Pouches extend freshness
The pouch offers aesthetics and convenience for consumers but what really has packagers buzzing is their ability to keep the contents safe and fresh.
Farmhouse Culture of Santa Cruz, CA, produces specialty kraut and kimchi made from raw organic ingredients. Unlike other types of kraut or kimchi sold on store shelves, it remains unpasteurized, allowing the preservation of several beneficial probiotics that result from natural fermentation. Due to the product’s uniqueness, Farmhouse Culture needed a unique package to keep up.
“We tried crocks, then we tried jars, but unpasteurized kraut and kimchi naturally continue to off-gas after they are packaged. The build-up of pressure would push juice out of our jars. We had leaks on store shelves, or consumers got concerned when they opened a jar and the ingredients would bubble over,” explains Farmhouse Culture Founder and CEO Kathryn Lukas.
The secret to preventing leakage was providing a method to continuously vent the carbon dioxide gas, thus thwarting pressure build-up. The answer came from Flair Flexible Packaging (flairpackaging.com) who helped suggest using a degassing valve, known as the Ferment-o-Vent. Created by Flair, it is inconspicuously inserted into the back panel of a high barrier multilayer flexible stand-up pouch with a resealable top. Ensuring freshness, the one-way vent releases gas and inhibits moisture leakage yet prevents the transfer of oxygen into the pouch.
“It was really risky for us to make the jump from a jar to a pouch because our customers were used to looking for a jar, and our target demographic is very sensitive to the use of plastics,” says Lukas.
However, Lukas says feedback from consumers has been overwhelmingly positive. “We don’t have any more leaks, our packaging designs are more beautiful than anything we could do on a paper label and we’ve actually reduced our carbon footprint by making the switch.”
The company’s previous jars and lids weighed 9.5-ounces empty, and their new pouches are just .5-ounces each, saving Farmhouse Culture in shipping costs.
To protect and preserve oxygen-sensitive wine, Smurfit Kappa (smurfitkappa.com/baginbox) has released Pouch-Up®, a new flexible packaging solution available in single and double gusset. The range of pouches comes in a variety of sizes from one to three liters. These pouches are ideal for cocktails, wine and juices. They offer a high performance film compatible with hot filling technology. The innovative film and compact tap provide a high oxygen barrier, allowing the drink to stay fresh for a long period of time.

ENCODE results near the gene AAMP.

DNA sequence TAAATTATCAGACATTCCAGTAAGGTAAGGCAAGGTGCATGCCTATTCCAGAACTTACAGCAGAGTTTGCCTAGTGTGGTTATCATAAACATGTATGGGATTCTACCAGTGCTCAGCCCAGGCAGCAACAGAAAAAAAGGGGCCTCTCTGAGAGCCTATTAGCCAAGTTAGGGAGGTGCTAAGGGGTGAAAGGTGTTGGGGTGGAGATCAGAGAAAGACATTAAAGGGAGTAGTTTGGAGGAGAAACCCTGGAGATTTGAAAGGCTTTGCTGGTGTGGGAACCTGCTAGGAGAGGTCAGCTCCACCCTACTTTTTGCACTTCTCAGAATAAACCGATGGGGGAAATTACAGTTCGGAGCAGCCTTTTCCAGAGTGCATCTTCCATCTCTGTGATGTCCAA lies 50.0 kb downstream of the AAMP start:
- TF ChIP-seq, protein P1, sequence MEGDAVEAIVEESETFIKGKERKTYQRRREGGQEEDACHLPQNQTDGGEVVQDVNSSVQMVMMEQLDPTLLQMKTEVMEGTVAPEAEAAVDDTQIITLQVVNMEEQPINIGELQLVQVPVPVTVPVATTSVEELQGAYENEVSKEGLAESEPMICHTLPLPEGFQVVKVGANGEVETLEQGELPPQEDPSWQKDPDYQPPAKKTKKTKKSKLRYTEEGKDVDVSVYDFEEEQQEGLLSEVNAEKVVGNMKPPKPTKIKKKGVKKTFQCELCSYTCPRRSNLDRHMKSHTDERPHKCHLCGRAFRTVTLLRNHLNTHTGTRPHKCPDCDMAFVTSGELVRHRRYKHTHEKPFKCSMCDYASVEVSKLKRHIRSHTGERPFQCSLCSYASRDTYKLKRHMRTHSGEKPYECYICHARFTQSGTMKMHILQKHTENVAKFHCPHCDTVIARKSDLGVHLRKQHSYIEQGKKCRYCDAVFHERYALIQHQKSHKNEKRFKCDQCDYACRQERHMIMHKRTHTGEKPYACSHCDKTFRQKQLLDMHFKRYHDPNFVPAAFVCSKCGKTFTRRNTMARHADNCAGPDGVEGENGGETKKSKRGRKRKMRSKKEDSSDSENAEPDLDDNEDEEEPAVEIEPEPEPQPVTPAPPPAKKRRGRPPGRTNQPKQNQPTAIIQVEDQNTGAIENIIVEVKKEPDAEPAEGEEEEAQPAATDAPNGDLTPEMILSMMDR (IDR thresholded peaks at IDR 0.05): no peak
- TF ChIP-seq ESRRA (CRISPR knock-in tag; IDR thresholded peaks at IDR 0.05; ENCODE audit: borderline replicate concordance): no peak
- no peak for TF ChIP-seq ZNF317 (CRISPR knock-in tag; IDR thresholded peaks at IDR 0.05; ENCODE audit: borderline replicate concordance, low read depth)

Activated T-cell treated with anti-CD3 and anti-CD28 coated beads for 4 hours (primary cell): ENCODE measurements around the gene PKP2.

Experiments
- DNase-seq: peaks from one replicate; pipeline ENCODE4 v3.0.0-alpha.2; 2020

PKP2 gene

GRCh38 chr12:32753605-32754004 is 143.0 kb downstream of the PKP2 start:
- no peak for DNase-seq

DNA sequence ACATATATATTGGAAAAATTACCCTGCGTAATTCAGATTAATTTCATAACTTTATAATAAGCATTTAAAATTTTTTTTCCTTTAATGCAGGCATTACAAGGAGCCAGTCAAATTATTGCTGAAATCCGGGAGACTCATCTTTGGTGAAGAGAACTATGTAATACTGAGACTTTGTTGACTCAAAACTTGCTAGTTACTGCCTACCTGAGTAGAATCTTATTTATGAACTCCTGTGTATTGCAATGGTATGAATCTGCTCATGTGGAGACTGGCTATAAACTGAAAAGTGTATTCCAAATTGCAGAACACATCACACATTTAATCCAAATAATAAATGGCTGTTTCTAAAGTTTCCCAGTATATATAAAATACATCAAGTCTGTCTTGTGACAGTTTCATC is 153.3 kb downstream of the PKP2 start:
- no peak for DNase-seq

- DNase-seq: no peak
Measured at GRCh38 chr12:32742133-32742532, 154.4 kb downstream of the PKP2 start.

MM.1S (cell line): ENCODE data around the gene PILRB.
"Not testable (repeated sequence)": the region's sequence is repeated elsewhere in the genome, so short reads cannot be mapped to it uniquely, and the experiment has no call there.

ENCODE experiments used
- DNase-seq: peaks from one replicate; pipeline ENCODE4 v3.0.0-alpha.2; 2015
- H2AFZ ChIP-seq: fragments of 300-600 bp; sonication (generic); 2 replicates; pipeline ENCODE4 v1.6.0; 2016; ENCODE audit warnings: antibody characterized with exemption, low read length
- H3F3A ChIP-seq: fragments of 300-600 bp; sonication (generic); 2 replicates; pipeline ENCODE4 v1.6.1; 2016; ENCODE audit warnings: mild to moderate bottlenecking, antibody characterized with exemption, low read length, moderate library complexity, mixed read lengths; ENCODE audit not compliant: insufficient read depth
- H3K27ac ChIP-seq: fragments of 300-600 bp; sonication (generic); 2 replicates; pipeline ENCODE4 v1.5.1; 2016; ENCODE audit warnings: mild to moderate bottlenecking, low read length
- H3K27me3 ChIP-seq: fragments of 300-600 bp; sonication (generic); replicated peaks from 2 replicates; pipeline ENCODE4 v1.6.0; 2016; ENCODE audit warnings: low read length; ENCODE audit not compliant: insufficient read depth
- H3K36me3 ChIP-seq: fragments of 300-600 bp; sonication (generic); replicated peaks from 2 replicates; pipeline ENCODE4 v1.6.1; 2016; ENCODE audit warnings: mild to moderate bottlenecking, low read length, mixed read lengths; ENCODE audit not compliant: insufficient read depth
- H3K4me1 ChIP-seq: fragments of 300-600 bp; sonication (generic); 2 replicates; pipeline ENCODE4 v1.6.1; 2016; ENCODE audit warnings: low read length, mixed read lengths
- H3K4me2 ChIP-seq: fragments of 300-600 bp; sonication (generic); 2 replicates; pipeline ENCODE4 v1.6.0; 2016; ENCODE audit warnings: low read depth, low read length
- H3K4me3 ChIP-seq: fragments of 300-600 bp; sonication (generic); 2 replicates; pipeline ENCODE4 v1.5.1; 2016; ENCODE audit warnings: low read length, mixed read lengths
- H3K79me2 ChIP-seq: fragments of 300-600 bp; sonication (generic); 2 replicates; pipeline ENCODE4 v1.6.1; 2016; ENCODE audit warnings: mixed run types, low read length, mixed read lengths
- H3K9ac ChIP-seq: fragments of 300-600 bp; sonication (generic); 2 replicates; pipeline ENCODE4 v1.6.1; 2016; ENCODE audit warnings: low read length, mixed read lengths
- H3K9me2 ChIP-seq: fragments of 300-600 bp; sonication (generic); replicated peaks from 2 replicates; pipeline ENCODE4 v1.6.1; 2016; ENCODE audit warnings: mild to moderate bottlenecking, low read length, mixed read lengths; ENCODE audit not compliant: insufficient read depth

The lightweight, free-standing beverage pouch has a 100% printed surface for branding and a dispensing Vitop® tap that extends the life of drinks after opening. The Pouch-Up does not require a secondary outer box and improves logistics by increasing the volume of liquid a delivery vehicle can carry, and due to a reduction of raw material only 35g for 1.5 liter pack, there is significant transport and storage efficiency resulting in an improved supply chain. With a traditional glass bottle making up 29.6% of the weight of a liter of wine, Pouch-Up weighs in at just 2.3% of its filled weight, delivering an 80% lower carbon footprint than glass packaging.
Pouches boast lighter weight, reduced shipping costs, environmental friendliness and consumer convenience and pouches are evolving to meet consumer demand.
“There are a number of interesting trends occurring in flexible packaging. The prevalence of store brands is growing, often with high quality products and packaging designed to compete directly with traditional branded products. For example, Target’s Archer Farms tortilla chips offers very high quality packaging and innovative flavors not available in branded products. Adding a reclose feature is one way store brands like Archer Farms have been able to offer consumers added convenience and quality,” says Malcomson.
As more and more brands add flexible packaging options to their product line-ups, it is becoming clear that pouches may soon be crowned victorious.